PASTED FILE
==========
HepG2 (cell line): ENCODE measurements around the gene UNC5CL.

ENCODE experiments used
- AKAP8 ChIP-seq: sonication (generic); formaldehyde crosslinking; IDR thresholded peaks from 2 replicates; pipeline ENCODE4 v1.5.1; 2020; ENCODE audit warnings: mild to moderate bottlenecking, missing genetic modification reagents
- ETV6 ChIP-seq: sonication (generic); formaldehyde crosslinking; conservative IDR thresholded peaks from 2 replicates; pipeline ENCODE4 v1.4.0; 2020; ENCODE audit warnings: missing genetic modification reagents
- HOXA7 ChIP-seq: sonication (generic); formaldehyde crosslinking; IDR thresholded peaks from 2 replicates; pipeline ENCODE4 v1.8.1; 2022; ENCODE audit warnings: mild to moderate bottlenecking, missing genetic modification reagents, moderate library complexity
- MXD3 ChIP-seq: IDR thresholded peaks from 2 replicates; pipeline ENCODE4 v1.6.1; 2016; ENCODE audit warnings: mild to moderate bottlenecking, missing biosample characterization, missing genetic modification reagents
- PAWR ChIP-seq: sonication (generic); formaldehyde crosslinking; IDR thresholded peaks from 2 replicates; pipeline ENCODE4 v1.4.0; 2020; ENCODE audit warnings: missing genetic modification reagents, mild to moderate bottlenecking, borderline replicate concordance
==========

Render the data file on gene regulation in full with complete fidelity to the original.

HepG2 (cell line): ENCODE measurements around the gene UNC5CL.

ENCODE experiments used
- AKAP8 ChIP-seq: sonication (generic); formaldehyde crosslinking; IDR thresholded peaks from 2 replicates; pipeline ENCODE4 v1.5.1; 2020; ENCODE audit warnings: mild to moderate bottlenecking, missing genetic modification reagents
- ETV6 ChIP-seq: sonication (generic); formaldehyde crosslinking; conservative IDR thresholded peaks from 2 replicates; pipeline ENCODE4 v1.4.0; 2020; ENCODE audit warnings: missing genetic modification reagents
- HOXA7 ChIP-seq: sonication (generic); formaldehyde crosslinking; IDR thresholded peaks from 2 replicates; pipeline ENCODE4 v1.8.1; 2022; ENCODE audit warnings: mild to moderate bottlenecking, missing genetic modification reagents, moderate library complexity
- MXD3 ChIP-seq: IDR thresholded peaks from 2 replicates; pipeline ENCODE4 v1.6.1; 2016; ENCODE audit warnings: mild to moderate bottlenecking, missing biosample characterization, missing genetic modification reagents
- PAWR ChIP-seq: sonication (generic); formaldehyde crosslinking; IDR thresholded peaks from 2 replicates; pipeline ENCODE4 v1.4.0; 2020; ENCODE audit warnings: missing genetic modification reagents, mild to moderate bottlenecking, borderline replicate concordance